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Re: Strange WLAN behavior
From: Adam Mooz <adam.mooz () gmail com>
Date: Wed, 31 Mar 2010 20:20:05 -0400

Comments inline below:

-----------------------------------------------------------------
Adam Mooz
Adam.Mooz () gmail com
http://www.AdamMooz.com

On 2010-03-31, at 5:53 AM, Norealenemy wrote:

Am Dienstag, den 30.03.2010, 19:17 -0400 schrieb Adam Mooz:
Sounds like someone's doing something malicious.  There was a tool announced at Shmoocon, Airdrop-NG which could be 
used to deauth all targets except this one malicious node.  This forces users to look for a working AP, and find an 
open, free, public wifi...how convienent right?  Or join the next AP with the same SSID, and since Windows doesn't 
check anything beyond the SSID (i.e. does it have the same security settings as the legit AP) it will connect by 
deafult.  This is slightly tangential to your problem but something to consider.  

Is there a way to change this behavior of M$? 

Not to my knowledge.  Just be mindful of where you're connecting to and pay attention to the popups that Windows 
offers.  In all honesty, Windows usually TRIES to warn users...at least for 10 seconds or so.


If you can look at this in kismet I'm going to assume you can also put your wifi card into promiscious, or monitor 
mode.  If you can, fire up Wireshark and look for deauthentication packets (or any other strange behavior), if you 
see a slew of them, or only deauth packets when your wife's laptop goes to join your network, then someone's 
actively trying to steal your data.  It sounds like you're in an apartment, compact-housing, or other form of 
high-density living which are prime targets for blackhatters, skiddies, or people just looking to otherwise ruin 
your day.  

I put the card into promiscious mode. I also started wireshark and
collected some packets. I will check if I will find deauth, but as
mentioned in a few mails before (on the list) it is not the problem,
that my wifes laptop was connected to a unknown AP. She was connected to
"MyWLAN", but another MAC was exactly sending the same packet count when
the laptop was generating traffic. That's the point of my fear.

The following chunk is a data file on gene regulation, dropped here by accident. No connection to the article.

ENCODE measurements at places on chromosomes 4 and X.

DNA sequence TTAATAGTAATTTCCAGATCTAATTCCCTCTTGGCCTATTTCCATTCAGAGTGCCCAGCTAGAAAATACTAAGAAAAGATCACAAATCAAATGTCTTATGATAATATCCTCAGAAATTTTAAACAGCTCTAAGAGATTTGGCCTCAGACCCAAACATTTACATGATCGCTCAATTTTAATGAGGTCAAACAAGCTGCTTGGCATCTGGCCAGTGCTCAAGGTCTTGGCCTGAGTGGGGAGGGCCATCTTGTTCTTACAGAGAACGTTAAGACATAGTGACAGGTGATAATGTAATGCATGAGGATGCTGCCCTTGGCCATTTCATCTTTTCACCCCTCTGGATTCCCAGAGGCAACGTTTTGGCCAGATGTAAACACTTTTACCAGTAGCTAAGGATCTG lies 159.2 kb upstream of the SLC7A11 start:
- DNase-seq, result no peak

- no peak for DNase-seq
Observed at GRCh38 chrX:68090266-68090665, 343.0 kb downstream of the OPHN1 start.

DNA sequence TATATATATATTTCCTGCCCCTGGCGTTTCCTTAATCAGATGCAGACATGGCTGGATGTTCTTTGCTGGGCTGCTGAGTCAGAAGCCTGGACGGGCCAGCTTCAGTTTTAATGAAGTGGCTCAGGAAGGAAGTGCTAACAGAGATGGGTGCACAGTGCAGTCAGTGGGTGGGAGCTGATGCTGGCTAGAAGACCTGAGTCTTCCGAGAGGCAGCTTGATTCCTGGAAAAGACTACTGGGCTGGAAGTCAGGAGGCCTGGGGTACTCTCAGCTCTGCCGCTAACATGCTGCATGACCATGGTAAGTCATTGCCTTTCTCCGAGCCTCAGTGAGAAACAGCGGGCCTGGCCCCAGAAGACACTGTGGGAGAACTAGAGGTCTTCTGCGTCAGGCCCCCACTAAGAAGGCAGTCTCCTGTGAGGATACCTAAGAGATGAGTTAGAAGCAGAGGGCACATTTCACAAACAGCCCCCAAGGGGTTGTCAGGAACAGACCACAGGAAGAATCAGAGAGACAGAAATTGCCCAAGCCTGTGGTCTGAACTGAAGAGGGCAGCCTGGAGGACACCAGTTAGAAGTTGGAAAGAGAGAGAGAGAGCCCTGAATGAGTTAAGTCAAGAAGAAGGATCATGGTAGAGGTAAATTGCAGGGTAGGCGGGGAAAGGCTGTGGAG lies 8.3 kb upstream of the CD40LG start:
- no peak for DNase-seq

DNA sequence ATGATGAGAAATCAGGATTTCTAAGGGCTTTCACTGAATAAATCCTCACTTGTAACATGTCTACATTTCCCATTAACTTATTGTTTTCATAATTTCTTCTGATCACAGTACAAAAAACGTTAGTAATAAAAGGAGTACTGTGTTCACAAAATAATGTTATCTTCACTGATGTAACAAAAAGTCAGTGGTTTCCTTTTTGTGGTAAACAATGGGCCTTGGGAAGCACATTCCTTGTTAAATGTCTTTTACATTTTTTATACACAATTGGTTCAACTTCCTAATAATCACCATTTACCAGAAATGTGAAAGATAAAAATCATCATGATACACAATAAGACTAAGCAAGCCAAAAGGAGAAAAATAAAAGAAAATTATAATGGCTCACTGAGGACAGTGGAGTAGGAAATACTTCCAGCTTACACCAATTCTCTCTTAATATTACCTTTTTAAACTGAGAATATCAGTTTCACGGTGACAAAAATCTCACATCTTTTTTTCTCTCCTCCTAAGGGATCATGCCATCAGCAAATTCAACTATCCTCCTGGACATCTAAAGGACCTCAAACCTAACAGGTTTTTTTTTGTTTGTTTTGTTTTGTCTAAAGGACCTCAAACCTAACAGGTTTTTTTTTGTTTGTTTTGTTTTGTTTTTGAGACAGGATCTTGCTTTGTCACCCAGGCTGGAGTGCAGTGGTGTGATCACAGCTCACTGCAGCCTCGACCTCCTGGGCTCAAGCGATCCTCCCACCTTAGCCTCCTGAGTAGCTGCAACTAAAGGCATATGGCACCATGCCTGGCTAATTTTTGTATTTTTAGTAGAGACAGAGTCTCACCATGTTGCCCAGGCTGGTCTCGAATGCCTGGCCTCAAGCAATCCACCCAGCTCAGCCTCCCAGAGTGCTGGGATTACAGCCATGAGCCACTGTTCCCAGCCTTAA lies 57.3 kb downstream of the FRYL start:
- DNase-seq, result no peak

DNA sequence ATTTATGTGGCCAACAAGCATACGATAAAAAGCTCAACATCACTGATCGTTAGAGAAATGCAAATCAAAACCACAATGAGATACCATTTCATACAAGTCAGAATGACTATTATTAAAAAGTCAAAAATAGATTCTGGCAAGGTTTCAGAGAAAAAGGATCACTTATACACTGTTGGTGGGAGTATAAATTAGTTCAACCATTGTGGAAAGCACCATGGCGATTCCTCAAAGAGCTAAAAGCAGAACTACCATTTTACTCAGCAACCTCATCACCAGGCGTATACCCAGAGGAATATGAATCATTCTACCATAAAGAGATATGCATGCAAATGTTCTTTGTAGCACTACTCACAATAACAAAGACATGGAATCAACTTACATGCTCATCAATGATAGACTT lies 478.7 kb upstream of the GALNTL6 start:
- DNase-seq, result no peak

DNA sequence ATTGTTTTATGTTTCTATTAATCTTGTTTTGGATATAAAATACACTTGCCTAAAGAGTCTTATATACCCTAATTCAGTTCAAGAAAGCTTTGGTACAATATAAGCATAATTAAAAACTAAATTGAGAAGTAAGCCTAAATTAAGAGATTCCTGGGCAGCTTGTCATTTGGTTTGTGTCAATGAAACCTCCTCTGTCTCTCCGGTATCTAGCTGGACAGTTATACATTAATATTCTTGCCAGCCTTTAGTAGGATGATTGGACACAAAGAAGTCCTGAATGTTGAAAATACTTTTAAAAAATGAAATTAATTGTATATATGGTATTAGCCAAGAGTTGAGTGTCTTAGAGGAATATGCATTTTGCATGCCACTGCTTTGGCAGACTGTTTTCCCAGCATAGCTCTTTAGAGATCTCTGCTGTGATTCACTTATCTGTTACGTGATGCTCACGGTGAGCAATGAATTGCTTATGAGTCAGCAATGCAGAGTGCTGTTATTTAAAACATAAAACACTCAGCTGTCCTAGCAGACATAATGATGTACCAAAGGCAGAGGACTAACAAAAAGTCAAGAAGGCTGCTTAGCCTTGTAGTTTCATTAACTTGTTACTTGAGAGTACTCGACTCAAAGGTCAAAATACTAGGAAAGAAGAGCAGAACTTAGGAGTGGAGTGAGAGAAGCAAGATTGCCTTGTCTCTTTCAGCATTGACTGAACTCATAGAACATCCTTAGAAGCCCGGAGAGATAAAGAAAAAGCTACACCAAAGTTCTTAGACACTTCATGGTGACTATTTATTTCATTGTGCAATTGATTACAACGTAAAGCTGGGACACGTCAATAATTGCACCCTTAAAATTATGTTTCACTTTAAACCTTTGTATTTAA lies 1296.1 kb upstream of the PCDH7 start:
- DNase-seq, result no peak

In wireless you can setup multiple AP's with the same SSID to setup 'cell sites' - they do this on university networks 
all the time.  It appears as one giant network and you can walk around and only connect to one SSID, but there will be 
multiple AP.  In my University, in the common areas there can be up for 5 or 6 AP's all with the same SSID.  My laptop 
always connects to the one with the strongest signal.  My point in saying this is if someone's using the same SSID as 
you and is deauthing your AP then your wife's laptop will "fall back" to the next access point and connect 
automatically.  In this case that "fall back AP" is the rogue AP, essentially allowing the malicious user to 'override' 
your AP.  If you don't believe me then try changing the SSID to something else, see what happens.  If your wife's 
laptop still connects to an insecure version then the malicious person is probably using a form of KARMA, as previously 
mentioned in the thread.


We are not living in compact housing. There are two 6 party houses in
possible range but the rest is one or two family houses. As the problem
(disconnecting an reconnect with the window-message "connected to
MyWLAN-insecure") was not only one evening I'm pretty sure, if someone
is playing stupid games with us, it was no war-driver; it must be a
neighbor, what is really stupid. There are not as many possible persons,
that could be.

In that case, if you're familiar with the neighbourhood you might want to knock on a neighbours door, it could be a 
nephew or someone new to the area that's just messing around or trying to learn some 1337 skills.  As mentioned earlier 
on the list by someone else you could walk around and watch the signal strength to localize or pinpoint the source and 
bang on their door, or call the cops...the decision is yours.  If it's just someone visiting it should clear up 
relatively soon.  That's quite a few clients connected to be in non-compact housing, my apologies I didn't mean 
anything by it.


Don't login to anything sensitive until you're 100% positive what's going on with this network, I'd even consider 
switching to a wired connection.

Already done. PW are changed at all internet services (email, ebay...)
We are using the good old cable (stupid thing using a laptop wired) and
my wifes laptop is only used for doing some www traffic per day, so it
looks like we have nothing noticed yet.


br Jensemann